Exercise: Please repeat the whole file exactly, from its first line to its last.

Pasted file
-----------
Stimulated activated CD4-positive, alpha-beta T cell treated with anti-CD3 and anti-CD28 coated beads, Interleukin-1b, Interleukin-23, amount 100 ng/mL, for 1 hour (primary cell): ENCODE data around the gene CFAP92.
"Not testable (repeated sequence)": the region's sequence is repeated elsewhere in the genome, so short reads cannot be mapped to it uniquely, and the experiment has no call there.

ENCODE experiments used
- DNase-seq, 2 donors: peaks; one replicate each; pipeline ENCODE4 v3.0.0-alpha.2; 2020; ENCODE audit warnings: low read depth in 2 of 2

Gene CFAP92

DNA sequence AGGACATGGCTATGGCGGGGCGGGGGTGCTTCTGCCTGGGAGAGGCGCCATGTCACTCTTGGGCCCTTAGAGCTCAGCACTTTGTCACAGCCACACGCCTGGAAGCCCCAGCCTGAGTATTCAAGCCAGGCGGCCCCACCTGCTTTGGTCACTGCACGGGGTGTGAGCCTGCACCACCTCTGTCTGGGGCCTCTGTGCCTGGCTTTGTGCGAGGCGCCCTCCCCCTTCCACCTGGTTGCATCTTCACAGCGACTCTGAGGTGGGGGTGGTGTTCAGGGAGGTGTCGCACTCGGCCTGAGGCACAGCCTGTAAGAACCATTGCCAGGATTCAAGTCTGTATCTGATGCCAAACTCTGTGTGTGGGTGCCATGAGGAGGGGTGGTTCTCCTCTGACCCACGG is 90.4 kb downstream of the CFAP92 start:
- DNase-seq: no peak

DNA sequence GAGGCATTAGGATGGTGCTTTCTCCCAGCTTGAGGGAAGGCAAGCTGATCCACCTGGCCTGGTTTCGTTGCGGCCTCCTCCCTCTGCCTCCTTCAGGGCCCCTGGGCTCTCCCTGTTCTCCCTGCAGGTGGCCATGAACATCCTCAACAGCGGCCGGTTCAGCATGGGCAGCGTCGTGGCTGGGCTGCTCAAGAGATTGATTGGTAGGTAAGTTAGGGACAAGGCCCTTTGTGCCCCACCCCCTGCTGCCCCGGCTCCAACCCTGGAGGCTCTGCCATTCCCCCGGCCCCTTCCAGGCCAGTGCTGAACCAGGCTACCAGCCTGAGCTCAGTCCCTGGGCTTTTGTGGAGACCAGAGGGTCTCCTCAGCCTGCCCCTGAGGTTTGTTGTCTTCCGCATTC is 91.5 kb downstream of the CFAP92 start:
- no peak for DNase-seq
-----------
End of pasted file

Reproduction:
Stimulated activated CD4-positive, alpha-beta T cell treated with anti-CD3 and anti-CD28 coated beads, Interleukin-1b, Interleukin-23, amount 100 ng/mL, for 1 hour (primary cell): ENCODE data around the gene CFAP92.
"Not testable (repeated sequence)": the region's sequence is repeated elsewhere in the genome, so short reads cannot be mapped to it uniquely, and the experiment has no call there.

ENCODE experiments used
- DNase-seq, 2 donors: peaks; one replicate each; pipeline ENCODE4 v3.0.0-alpha.2; 2020; ENCODE audit warnings: low read depth in 2 of 2

Gene CFAP92

DNA sequence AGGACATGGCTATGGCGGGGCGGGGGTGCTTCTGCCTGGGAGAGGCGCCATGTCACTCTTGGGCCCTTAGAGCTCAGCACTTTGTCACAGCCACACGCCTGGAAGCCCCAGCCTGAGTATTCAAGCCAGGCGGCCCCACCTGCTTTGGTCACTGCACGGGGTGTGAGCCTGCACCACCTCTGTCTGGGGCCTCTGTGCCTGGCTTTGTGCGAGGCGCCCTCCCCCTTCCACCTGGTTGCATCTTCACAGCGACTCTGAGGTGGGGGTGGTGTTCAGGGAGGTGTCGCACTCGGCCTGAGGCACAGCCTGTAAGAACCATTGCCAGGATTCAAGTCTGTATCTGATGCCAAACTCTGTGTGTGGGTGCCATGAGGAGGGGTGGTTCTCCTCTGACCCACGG is 90.4 kb downstream of the CFAP92 start:
- DNase-seq: no peak

DNA sequence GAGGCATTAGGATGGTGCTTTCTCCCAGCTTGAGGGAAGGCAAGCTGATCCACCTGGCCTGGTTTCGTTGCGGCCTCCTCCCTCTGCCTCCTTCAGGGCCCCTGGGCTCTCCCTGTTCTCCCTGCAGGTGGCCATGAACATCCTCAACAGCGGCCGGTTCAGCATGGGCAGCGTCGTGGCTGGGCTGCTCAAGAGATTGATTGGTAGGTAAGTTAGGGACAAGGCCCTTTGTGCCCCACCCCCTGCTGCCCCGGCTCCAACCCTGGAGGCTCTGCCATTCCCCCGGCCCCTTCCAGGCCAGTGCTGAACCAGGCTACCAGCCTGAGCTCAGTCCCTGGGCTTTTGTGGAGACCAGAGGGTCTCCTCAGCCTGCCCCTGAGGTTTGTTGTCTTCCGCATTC is 91.5 kb downstream of the CFAP92 start:
- no peak for DNase-seq